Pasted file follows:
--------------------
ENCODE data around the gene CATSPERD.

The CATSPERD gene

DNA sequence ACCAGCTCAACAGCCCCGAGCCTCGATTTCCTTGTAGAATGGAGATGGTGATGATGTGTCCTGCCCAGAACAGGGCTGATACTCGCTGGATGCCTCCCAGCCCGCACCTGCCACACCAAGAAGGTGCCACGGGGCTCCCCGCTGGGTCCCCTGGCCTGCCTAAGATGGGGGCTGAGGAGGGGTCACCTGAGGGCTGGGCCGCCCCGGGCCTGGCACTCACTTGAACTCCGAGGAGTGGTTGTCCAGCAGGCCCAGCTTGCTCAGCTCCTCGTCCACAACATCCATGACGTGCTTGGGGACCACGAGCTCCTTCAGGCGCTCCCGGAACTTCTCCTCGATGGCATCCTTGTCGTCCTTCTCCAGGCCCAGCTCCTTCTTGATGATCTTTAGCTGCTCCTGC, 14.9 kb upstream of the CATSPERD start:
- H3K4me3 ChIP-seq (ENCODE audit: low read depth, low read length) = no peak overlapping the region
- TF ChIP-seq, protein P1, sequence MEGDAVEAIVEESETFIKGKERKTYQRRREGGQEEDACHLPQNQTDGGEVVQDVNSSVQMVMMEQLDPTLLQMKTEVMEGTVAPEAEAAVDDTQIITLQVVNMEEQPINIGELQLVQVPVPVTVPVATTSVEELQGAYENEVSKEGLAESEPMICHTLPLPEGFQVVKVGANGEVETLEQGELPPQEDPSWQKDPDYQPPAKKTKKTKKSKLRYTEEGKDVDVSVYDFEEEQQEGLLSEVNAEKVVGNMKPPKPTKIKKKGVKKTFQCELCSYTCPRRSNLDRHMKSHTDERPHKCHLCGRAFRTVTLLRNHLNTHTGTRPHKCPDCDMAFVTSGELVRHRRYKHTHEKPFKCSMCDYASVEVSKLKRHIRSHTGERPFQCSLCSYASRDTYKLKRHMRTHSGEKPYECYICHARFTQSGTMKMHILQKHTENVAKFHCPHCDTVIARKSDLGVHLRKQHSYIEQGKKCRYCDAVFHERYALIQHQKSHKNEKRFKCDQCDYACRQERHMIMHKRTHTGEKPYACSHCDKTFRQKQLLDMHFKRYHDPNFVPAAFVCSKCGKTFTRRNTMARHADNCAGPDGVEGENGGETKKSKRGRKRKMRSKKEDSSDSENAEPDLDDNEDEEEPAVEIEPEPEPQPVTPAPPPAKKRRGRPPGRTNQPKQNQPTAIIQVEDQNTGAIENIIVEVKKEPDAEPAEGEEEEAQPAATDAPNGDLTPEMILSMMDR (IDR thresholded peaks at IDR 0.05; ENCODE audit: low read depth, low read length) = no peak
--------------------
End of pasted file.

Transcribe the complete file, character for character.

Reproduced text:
ENCODE data around the gene CATSPERD.

The CATSPERD gene

DNA sequence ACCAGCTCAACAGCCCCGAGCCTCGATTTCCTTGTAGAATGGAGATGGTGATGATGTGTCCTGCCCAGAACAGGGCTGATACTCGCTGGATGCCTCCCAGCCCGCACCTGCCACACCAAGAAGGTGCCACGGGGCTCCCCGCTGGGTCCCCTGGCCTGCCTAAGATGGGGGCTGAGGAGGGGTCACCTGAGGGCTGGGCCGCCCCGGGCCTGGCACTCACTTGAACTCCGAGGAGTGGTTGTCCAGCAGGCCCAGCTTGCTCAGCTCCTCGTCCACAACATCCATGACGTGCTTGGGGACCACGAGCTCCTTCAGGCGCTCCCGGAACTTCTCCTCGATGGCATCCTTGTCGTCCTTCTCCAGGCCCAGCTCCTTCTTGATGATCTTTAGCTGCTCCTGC, 14.9 kb upstream of the CATSPERD start:
- H3K4me3 ChIP-seq (ENCODE audit: low read depth, low read length) = no peak overlapping the region
- TF ChIP-seq, protein P1, sequence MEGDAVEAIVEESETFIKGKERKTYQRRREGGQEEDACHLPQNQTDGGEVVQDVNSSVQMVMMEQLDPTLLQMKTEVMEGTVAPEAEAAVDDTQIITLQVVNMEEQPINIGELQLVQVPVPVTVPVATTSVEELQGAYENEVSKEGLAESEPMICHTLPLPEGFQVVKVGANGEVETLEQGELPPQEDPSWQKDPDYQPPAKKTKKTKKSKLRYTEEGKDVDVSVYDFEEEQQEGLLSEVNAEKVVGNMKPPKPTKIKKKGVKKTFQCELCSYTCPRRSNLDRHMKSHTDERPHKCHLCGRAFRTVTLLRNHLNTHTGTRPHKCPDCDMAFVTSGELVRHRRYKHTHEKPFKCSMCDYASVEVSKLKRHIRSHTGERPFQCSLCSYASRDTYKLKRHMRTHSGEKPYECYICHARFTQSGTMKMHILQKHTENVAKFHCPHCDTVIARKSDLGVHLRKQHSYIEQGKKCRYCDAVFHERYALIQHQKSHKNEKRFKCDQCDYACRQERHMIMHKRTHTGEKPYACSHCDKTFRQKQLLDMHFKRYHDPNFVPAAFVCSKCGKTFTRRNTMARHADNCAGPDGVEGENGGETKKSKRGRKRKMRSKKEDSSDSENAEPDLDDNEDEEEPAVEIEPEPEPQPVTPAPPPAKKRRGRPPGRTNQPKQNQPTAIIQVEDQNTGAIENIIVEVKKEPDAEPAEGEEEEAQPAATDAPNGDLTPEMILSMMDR (IDR thresholded peaks at IDR 0.05; ENCODE audit: low read depth, low read length) = no peak